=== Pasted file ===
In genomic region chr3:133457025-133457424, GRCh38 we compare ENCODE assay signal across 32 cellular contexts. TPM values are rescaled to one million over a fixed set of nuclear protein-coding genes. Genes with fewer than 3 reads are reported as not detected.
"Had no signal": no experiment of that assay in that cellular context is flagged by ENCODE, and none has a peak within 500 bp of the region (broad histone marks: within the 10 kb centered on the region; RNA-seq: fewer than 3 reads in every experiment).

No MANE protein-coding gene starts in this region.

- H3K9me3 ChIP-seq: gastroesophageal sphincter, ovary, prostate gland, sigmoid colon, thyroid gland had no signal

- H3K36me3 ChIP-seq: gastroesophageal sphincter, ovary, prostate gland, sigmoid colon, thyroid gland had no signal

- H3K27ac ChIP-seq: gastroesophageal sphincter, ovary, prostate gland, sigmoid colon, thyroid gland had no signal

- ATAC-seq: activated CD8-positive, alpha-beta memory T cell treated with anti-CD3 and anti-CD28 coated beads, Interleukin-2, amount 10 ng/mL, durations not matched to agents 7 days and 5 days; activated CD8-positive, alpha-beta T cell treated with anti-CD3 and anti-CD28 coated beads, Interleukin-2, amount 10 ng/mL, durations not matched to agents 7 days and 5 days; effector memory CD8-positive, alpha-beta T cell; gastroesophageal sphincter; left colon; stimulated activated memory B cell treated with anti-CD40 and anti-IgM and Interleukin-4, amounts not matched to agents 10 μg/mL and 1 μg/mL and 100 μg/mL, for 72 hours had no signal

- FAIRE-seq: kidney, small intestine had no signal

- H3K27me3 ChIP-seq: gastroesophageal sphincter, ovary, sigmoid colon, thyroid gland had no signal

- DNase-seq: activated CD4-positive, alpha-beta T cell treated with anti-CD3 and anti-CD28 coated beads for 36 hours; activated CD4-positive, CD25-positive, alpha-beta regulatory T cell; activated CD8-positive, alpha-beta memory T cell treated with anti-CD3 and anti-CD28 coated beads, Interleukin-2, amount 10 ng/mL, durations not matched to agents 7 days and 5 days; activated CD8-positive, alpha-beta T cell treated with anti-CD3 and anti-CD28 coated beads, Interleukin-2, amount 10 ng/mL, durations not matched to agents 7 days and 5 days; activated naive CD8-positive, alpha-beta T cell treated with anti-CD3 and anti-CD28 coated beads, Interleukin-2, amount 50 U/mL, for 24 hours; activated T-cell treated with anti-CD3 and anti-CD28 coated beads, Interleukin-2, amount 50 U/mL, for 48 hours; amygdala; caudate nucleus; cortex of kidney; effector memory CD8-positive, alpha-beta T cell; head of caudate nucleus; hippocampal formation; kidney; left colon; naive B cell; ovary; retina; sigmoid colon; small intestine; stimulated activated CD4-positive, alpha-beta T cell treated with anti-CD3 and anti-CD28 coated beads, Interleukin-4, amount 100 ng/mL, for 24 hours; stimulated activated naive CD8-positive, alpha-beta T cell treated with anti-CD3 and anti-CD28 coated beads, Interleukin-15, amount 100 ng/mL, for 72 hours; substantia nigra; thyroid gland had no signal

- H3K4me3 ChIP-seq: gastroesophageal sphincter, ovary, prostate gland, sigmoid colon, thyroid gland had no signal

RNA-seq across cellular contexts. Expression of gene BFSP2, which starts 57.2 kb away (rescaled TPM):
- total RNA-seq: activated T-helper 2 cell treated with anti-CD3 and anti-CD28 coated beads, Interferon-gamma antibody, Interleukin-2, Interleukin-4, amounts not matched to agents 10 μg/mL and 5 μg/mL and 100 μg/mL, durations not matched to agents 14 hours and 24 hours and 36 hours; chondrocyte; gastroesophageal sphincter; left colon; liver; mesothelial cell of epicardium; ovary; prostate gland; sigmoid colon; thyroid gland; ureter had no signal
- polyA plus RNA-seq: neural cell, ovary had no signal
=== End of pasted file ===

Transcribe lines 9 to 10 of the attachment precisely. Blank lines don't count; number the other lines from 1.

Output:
- H3K27me3 ChIP-seq: gastroesophageal sphincter, ovary, sigmoid colon, thyroid gland had no signal

- DNase-seq: activated CD4-positive, alpha-beta T cell treated with anti-CD3 and anti-CD28 coated beads for 36 hours; activated CD4-positive, CD25-positive, alpha-beta regulatory T cell; activated CD8-positive, alpha-beta memory T cell treated with anti-CD3 and anti-CD28 coated beads, Interleukin-2, amount 10 ng/mL, durations not matched to agents 7 days and 5 days; activated CD8-positive, alpha-beta T cell treated with anti-CD3 and anti-CD28 coated beads, Interleukin-2, amount 10 ng/mL, durations not matched to agents 7 days and 5 days; activated naive CD8-positive, alpha-beta T cell treated with anti-CD3 and anti-CD28 coated beads, Interleukin-2, amount 50 U/mL, for 24 hours; activated T-cell treated with anti-CD3 and anti-CD28 coated beads, Interleukin-2, amount 50 U/mL, for 48 hours; amygdala; caudate nucleus; cortex of kidney; effector memory CD8-positive, alpha-beta T cell; head of caudate nucleus; hippocampal formation; kidney; left colon; naive B cell; ovary; retina; sigmoid colon; small intestine; stimulated activated CD4-positive, alpha-beta T cell treated with anti-CD3 and anti-CD28 coated beads, Interleukin-4, amount 100 ng/mL, for 24 hours; stimulated activated naive CD8-positive, alpha-beta T cell treated with anti-CD3 and anti-CD28 coated beads, Interleukin-15, amount 100 ng/mL, for 72 hours; substantia nigra; thyroid gland had no signal